First impression on unpacking the Q702 test unit was the solid feel and clean, minimalist styling.
Next two iPhones were designed under Steve Jobs' leadership, Apple's government liaison says
- — 03 April, 2013 07:17
Apple's next two iPhones were designed under the leadership of Steve Jobs, the company's government liaison has said.
According to a report from the SF Examiner, District Attorney George Gascn has been in talks with mobile device manufacturers including Apple in the hopes that they might consider implementing kill-switch technology into phones and tablets to help fight against thefts.
During these talks, Gascn claims to have spoken with Apple's government liaison Michael Foulkes, who said that the next two generations of iPhone have already been developed, and were designed when Apple's late co-founder Steve Jobs was head of the company, before Tim Cook took over as CEO in 2011.
Jobs died on the day before Apple unveiled the iPhone 4S in 2011, so Foulkes' comments suggest that Jobs oversaw the development of the iPhone 5, as well as other products that have launched since his death such as the iPad mini, MacBook Pro with Retina display and new iMacs. Jobs may also have been involved in designing other upcoming products, in addition to Apple's next two iPhones, which could include an iWatch and a new Mac Pro.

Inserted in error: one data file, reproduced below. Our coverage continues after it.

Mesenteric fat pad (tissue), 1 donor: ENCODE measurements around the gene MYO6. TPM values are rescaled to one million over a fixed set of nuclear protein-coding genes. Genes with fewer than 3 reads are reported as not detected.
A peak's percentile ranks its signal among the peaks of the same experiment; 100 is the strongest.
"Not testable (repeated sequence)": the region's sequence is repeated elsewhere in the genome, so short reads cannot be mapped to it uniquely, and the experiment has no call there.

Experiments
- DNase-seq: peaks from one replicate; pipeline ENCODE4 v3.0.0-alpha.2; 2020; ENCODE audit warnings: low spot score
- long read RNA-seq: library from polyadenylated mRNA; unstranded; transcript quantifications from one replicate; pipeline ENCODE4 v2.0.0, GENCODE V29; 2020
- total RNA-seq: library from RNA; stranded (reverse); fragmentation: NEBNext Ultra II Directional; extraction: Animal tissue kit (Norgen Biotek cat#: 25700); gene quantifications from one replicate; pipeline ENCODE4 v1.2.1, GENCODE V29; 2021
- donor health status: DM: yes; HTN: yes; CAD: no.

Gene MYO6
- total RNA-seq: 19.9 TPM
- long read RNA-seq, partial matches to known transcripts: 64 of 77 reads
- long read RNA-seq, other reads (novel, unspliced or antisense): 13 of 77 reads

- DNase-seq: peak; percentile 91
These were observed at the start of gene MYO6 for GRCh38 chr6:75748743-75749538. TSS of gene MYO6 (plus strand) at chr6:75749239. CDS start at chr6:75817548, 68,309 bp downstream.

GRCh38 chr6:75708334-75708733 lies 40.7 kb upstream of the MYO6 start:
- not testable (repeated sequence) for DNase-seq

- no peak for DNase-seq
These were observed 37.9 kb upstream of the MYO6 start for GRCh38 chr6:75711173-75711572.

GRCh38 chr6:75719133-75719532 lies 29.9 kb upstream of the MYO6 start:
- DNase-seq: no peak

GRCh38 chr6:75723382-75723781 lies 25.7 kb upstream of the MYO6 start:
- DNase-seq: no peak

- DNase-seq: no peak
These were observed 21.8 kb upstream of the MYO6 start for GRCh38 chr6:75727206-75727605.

Gascn's discussion with Apple was "very underwhelming," he told SF Examiner, noting that Foulkes "did most of the talking" like "someone who's been trained in the art of doing a lot of talking and saying nothing."
Gascn was told that, as the next two generations of iPhone have already been developed, and because the process of researching and producing kill-switch functionality is long and laborious, such technology isn't going to make its way into iPhones any time soon.
However, Gascn says that he wants to see a plan put in place to ensure that the technology does get implemented into iPhones eventually. He believes that mobile device makers' lack of interest in kill-switch technology could be due to profits. "I think there's just too much [money] being made on stolen phones," he said.